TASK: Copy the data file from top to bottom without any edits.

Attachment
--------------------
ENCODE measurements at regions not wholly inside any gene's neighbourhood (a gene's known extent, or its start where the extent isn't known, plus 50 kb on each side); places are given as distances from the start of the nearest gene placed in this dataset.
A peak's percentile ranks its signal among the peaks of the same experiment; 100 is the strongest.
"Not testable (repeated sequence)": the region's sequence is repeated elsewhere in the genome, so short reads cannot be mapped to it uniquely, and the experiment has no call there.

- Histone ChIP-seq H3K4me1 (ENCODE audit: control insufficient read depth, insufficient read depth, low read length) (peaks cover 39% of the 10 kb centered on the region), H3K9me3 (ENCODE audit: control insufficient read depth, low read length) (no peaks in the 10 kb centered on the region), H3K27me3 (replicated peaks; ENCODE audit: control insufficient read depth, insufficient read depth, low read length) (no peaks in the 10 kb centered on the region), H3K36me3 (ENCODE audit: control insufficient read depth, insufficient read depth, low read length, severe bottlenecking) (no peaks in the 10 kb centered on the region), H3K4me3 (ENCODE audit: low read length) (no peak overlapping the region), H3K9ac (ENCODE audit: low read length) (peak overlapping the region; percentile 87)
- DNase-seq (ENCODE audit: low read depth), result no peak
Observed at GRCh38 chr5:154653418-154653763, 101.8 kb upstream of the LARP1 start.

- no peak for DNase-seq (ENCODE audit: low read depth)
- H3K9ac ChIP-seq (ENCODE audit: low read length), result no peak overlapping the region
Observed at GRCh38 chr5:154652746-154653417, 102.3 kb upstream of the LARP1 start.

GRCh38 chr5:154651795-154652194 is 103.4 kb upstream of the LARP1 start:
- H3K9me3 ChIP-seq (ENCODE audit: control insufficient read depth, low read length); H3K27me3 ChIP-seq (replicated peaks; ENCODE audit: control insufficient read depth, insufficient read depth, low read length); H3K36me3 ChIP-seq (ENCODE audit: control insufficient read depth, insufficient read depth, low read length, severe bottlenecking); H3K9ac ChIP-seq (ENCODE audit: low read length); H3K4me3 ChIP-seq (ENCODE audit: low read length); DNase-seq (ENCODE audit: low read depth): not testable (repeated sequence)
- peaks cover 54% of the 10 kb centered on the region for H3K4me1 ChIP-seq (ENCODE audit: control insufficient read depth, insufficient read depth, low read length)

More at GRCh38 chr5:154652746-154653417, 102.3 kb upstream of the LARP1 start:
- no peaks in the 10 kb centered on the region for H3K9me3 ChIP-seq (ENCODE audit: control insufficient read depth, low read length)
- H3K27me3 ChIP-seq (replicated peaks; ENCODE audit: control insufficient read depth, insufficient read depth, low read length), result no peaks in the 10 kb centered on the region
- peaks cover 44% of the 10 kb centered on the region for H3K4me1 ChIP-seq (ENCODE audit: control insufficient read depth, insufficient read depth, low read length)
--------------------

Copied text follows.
ENCODE measurements at regions not wholly inside any gene's neighbourhood (a gene's known extent, or its start where the extent isn't known, plus 50 kb on each side); places are given as distances from the start of the nearest gene placed in this dataset.
A peak's percentile ranks its signal among the peaks of the same experiment; 100 is the strongest.
"Not testable (repeated sequence)": the region's sequence is repeated elsewhere in the genome, so short reads cannot be mapped to it uniquely, and the experiment has no call there.

- Histone ChIP-seq H3K4me1 (ENCODE audit: control insufficient read depth, insufficient read depth, low read length) (peaks cover 39% of the 10 kb centered on the region), H3K9me3 (ENCODE audit: control insufficient read depth, low read length) (no peaks in the 10 kb centered on the region), H3K27me3 (replicated peaks; ENCODE audit: control insufficient read depth, insufficient read depth, low read length) (no peaks in the 10 kb centered on the region), H3K36me3 (ENCODE audit: control insufficient read depth, insufficient read depth, low read length, severe bottlenecking) (no peaks in the 10 kb centered on the region), H3K4me3 (ENCODE audit: low read length) (no peak overlapping the region), H3K9ac (ENCODE audit: low read length) (peak overlapping the region; percentile 87)
- DNase-seq (ENCODE audit: low read depth), result no peak
Observed at GRCh38 chr5:154653418-154653763, 101.8 kb upstream of the LARP1 start.

- no peak for DNase-seq (ENCODE audit: low read depth)
- H3K9ac ChIP-seq (ENCODE audit: low read length), result no peak overlapping the region
Observed at GRCh38 chr5:154652746-154653417, 102.3 kb upstream of the LARP1 start.

GRCh38 chr5:154651795-154652194 is 103.4 kb upstream of the LARP1 start:
- H3K9me3 ChIP-seq (ENCODE audit: control insufficient read depth, low read length); H3K27me3 ChIP-seq (replicated peaks; ENCODE audit: control insufficient read depth, insufficient read depth, low read length); H3K36me3 ChIP-seq (ENCODE audit: control insufficient read depth, insufficient read depth, low read length, severe bottlenecking); H3K9ac ChIP-seq (ENCODE audit: low read length); H3K4me3 ChIP-seq (ENCODE audit: low read length); DNase-seq (ENCODE audit: low read depth): not testable (repeated sequence)
- peaks cover 54% of the 10 kb centered on the region for H3K4me1 ChIP-seq (ENCODE audit: control insufficient read depth, insufficient read depth, low read length)

More at GRCh38 chr5:154652746-154653417, 102.3 kb upstream of the LARP1 start:
- no peaks in the 10 kb centered on the region for H3K9me3 ChIP-seq (ENCODE audit: control insufficient read depth, low read length)
- H3K27me3 ChIP-seq (replicated peaks; ENCODE audit: control insufficient read depth, insufficient read depth, low read length), result no peaks in the 10 kb centered on the region
- peaks cover 44% of the 10 kb centered on the region for H3K4me1 ChIP-seq (ENCODE audit: control insufficient read depth, insufficient read depth, low read length)